Modern Infrastructure Means a Modern Electric Grid

By the US Solar Energy Industries Association (SEIA)

As the solar industry continues to grow and America moves toward a bright, clean energy future, there is a critical need to ensure that our electricity grid can keep up. Right now, we have a historic opportunity to uplift any American society by cultivating a clean energy economy, but we need bold infrastructure investments to support it with technological solutions and a 21st century electrical network.

UPS energy storage project in California. Photo courtesy of Jamie Dickerson and EDF Renewables.

Today’s network was designed and built to house old, obsolete fossil fuel plants. These large central generators and the electrical supply system around them are now holding our nation back from reaching its sheer energy potential. Combined with worsening storms that have the ability to shut down transmission lines and cut off power for several weeks, we need to quickly invest in modern grid infrastructure for both distributed solar and grid scale projects.

As power markets move toward renewable energy at a historic pace, access to high-voltage transmission lines remains important. These lines are responsible for moving the electricity from which electricity is generated to households and businesses where it is used. Utility-scale solar projects can drive tens of thousands of homes, but the limited availability of transmission lines continues to prevent large-scale photovoltaic systems.

Large solar and storage projects can also provide grid services, but need a modern, flexible grid that allows grid operators to make quick adjustments to clean energy sources. With increased transmission access and the right communication technologies in place, large solar and storage projects can be a valuable source of backup power and can even help us restart the network when there is a system outage.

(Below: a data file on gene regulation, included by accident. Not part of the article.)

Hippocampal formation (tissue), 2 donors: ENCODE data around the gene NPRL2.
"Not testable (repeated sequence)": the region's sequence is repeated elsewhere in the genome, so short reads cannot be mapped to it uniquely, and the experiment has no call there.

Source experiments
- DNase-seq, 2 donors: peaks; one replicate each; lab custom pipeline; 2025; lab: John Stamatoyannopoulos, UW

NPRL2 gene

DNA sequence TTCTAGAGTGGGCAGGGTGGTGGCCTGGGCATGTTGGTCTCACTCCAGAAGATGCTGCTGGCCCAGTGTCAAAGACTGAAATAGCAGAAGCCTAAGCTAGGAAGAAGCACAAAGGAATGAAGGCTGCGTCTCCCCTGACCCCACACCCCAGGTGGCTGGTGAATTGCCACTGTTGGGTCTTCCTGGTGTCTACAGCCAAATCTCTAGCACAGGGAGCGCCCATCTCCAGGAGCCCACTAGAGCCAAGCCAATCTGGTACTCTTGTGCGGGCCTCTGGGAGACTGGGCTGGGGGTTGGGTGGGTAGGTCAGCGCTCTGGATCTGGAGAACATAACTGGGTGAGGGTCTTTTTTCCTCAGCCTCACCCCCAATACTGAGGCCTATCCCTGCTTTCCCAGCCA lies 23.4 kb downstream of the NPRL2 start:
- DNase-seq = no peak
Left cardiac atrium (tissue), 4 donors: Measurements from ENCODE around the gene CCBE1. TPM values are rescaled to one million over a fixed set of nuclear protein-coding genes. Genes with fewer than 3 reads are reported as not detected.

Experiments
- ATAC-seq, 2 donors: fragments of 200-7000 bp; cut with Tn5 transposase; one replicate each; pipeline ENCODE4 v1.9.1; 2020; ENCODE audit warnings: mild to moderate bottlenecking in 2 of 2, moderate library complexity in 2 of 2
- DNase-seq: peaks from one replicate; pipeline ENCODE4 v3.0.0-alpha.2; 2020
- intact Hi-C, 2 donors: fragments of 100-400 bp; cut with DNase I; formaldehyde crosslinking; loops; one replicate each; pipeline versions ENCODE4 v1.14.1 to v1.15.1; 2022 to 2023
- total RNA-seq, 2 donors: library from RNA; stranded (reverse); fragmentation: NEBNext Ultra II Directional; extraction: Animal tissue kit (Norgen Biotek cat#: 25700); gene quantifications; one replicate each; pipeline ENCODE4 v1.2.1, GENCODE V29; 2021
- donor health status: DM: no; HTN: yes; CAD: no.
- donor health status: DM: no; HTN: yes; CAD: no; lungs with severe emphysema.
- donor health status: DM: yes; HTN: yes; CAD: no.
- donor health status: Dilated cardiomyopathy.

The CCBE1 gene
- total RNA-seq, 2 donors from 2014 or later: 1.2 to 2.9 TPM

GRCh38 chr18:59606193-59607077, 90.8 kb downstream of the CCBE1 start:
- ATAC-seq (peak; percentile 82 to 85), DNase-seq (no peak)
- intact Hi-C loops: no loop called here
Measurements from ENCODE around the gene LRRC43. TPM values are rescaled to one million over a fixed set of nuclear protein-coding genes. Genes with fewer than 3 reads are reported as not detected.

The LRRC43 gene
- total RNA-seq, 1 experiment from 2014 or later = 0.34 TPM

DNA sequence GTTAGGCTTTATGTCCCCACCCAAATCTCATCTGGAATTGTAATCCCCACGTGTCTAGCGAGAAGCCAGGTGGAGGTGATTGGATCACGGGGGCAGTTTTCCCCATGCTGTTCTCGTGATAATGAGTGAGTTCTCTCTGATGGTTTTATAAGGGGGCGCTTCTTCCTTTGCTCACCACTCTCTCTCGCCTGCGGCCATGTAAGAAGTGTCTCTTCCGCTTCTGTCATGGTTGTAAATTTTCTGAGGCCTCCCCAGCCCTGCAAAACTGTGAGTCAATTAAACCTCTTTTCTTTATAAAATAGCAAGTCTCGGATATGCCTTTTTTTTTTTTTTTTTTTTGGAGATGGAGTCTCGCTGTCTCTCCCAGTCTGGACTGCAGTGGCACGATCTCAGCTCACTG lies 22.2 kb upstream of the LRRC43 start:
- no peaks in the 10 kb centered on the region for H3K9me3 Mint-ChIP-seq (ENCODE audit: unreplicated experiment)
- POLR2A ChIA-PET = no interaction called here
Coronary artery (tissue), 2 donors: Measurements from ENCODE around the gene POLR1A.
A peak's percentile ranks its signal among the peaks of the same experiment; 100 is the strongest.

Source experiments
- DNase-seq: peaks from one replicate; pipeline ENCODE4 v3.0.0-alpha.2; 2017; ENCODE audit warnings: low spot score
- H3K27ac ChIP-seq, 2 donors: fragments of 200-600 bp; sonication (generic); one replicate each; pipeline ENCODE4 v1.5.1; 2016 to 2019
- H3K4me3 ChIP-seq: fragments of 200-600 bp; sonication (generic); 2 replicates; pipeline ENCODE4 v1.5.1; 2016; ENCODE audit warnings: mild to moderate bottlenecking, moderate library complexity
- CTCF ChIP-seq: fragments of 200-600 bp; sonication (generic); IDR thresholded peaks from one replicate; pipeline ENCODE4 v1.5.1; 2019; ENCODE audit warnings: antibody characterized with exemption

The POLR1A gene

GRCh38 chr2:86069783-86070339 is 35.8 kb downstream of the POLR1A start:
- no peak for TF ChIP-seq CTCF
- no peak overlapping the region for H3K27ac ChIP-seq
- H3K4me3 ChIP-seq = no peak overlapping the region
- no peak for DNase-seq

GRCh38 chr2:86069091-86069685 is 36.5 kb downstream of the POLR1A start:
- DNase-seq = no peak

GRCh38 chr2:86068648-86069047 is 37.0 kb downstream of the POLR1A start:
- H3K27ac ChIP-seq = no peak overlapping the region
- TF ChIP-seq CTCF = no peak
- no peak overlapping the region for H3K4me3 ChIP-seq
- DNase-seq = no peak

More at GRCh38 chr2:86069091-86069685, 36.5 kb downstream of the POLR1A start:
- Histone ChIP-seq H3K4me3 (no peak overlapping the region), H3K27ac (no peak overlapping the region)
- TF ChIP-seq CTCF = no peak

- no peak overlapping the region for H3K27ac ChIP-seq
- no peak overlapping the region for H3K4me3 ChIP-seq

Solar can help us increase the network’s reliability and resilience, but we must first have these projects online. Transmission fee deductions and increased authority for FERC for site transmission can help us build this critical infrastructure and get solar and storage projects online faster.

We also need to maximize the benefits of local, distributed solar and on-site storage assets.

Our network must be equipped with 21st century technology that enables two-way power flow and increases the emission of solar and storage assets. This will be an essential part of distributed energy resource aggregation, which collects excess energy from residential and commercial solar projects and makes it available to the grid when needed most, helping to increase system-wide reliability and increase community resilience. We also need to prepare for the rapid electrification of our transport sector, which will inevitably include more solar and storage projects of all sizes, but also newer and synergistic technologies such as network vehicles.

All of these communication technologies will rely on the Internet and emphasize the importance of increasing broadband accessibility for any community regardless of their resources or zip code. In addition, continued investment in power electronics will help make solar energy the most reliable and secure energy resource on the grid.

A more modern network also has the potential to create incredible economic prosperity throughout our nation, driving job creation and clean growth in clean energy in all 50 states. The Biden administration recently published a study showing that solar cells have the potential to power 40% of the country’s electricity by 2035, but our congressmen must act today if we are to realize that vision.

The Congress and the Biden administration must prioritize policies that modernize the network and expand transmission in the infrastructure package. This is an opportunity in a generation we cannot miss if we want to lead the world in clean energy and compete on a global scale.

It’s time for leaders in Washington to step up and pay an advance on our future with clean energy.

Learn more about SEIA’s infrastructure policy priorities.

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